Parents and children alike worry that with a diagnosis of type 1 diabetes their diet will forever change. In reality, kids can continue to eat a regular diet with an emphasis on healthy food choices and variety. Along with these healthy choices, a regular diet can also include desserts and other treats in moderation. The only foods that we ask kids with diabetes to avoid are liquid carbohydrates, such as fruit juice and regular soda.
A healthy diet includes:
Vegetables. Encourage your kid to eat vegetables with every meal. They also make for great snacks. Try to eat as many colors from the rainbow as you can. Always have a variety and different colors to make sure your child is getting a mix of nutrients. You can never eat too many vegetables—except potatoes and french fries, which count as a starch.
Fruits. Keep a variety of fruits in your home. Fruits are a delicious and nutritious snack option. Like vegetables, kids should eat fruits of all colors. Choose whole fruits and avoid juice unless your child has a low blood sugar.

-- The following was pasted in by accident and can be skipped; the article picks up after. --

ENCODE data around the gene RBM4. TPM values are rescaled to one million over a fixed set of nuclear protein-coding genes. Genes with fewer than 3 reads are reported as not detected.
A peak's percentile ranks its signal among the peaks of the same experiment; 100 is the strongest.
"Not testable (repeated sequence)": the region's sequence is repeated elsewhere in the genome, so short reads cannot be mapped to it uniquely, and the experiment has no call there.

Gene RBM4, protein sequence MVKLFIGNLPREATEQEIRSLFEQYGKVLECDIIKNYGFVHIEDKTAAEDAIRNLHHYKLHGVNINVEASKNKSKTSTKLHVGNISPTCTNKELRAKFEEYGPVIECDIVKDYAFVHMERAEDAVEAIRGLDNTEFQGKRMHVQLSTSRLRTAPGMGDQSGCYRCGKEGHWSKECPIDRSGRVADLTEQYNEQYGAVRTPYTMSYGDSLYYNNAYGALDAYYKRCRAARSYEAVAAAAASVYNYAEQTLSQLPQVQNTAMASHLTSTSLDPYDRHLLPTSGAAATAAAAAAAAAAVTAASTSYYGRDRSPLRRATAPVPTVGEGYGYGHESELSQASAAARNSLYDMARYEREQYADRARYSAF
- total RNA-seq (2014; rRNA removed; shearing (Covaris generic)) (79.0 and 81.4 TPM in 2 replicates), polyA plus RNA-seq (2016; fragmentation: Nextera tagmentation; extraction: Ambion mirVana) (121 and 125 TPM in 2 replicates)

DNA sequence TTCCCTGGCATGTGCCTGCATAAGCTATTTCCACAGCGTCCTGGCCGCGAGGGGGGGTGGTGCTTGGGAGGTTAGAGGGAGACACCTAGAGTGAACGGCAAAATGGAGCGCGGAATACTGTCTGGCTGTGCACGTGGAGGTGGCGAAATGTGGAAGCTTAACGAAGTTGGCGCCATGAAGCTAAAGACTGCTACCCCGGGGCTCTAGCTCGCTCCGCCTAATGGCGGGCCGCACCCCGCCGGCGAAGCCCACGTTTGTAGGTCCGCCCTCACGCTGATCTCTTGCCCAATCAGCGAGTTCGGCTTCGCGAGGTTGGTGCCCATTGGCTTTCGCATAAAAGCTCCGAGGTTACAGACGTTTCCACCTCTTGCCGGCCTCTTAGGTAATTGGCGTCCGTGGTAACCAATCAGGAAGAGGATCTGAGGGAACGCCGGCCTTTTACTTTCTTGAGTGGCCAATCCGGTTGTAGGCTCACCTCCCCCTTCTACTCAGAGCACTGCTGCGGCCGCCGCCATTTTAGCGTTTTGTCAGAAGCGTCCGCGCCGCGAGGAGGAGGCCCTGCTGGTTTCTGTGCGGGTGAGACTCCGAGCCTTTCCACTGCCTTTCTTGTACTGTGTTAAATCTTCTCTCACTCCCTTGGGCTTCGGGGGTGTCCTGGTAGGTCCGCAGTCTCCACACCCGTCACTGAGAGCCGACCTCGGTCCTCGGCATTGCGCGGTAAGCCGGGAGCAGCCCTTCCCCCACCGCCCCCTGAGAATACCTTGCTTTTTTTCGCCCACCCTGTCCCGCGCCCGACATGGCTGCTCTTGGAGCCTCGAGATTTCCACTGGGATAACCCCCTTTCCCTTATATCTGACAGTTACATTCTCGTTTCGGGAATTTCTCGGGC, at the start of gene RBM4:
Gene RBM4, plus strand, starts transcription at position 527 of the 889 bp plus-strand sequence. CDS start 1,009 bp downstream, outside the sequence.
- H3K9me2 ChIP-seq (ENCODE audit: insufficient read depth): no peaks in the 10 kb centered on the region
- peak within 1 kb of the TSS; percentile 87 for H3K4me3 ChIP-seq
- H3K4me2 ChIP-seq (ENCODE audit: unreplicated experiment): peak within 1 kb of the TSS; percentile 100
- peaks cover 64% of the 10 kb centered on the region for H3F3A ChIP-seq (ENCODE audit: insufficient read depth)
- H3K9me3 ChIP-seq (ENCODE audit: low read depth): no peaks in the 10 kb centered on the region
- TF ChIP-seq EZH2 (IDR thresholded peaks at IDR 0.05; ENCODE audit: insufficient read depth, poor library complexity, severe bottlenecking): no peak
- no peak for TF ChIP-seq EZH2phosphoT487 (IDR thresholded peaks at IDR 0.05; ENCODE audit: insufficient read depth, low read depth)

Healthy proteins. Pick lean proteins such as poultry, fish and eggs. Encourage your kids to increase their intake of plant-based proteins – beans, nuts, seeds and tofu. Avoid processed meats like sandwich meats, hot dogs, and bacon, and try to limit intake of red meat to only a couple of times per month.
Whole grains. Try to pick whole grains more often than refined grains like white bread and rice. Some great whole grain options include quinoa, farro, buckwheat, whole grain bread, brown rice and chickpea pasta.
Healthy oils. Healthy fats are an important part of a well-rounded diet. Use plant-based oils such as olive oil, avocado oil and sunflower oil when cooking and for salad dressings.
Water. Water is the best way to stay hydrated. Get your children in the habit of drinking water early in life. Kids should drink water with every meal and snack.
Vanessa Wissing, RD, CDE, is a registered dietitian and certified diabetes educator at the Robert I. Grossman, MD, and Elisabeth J. Cohen, MD, Pediatric Diabetes Center at Hassenfeld Children’s Hospital of New York at NYU Langone. She provides education and guidance to help children and their families better manage diabetes and overall health.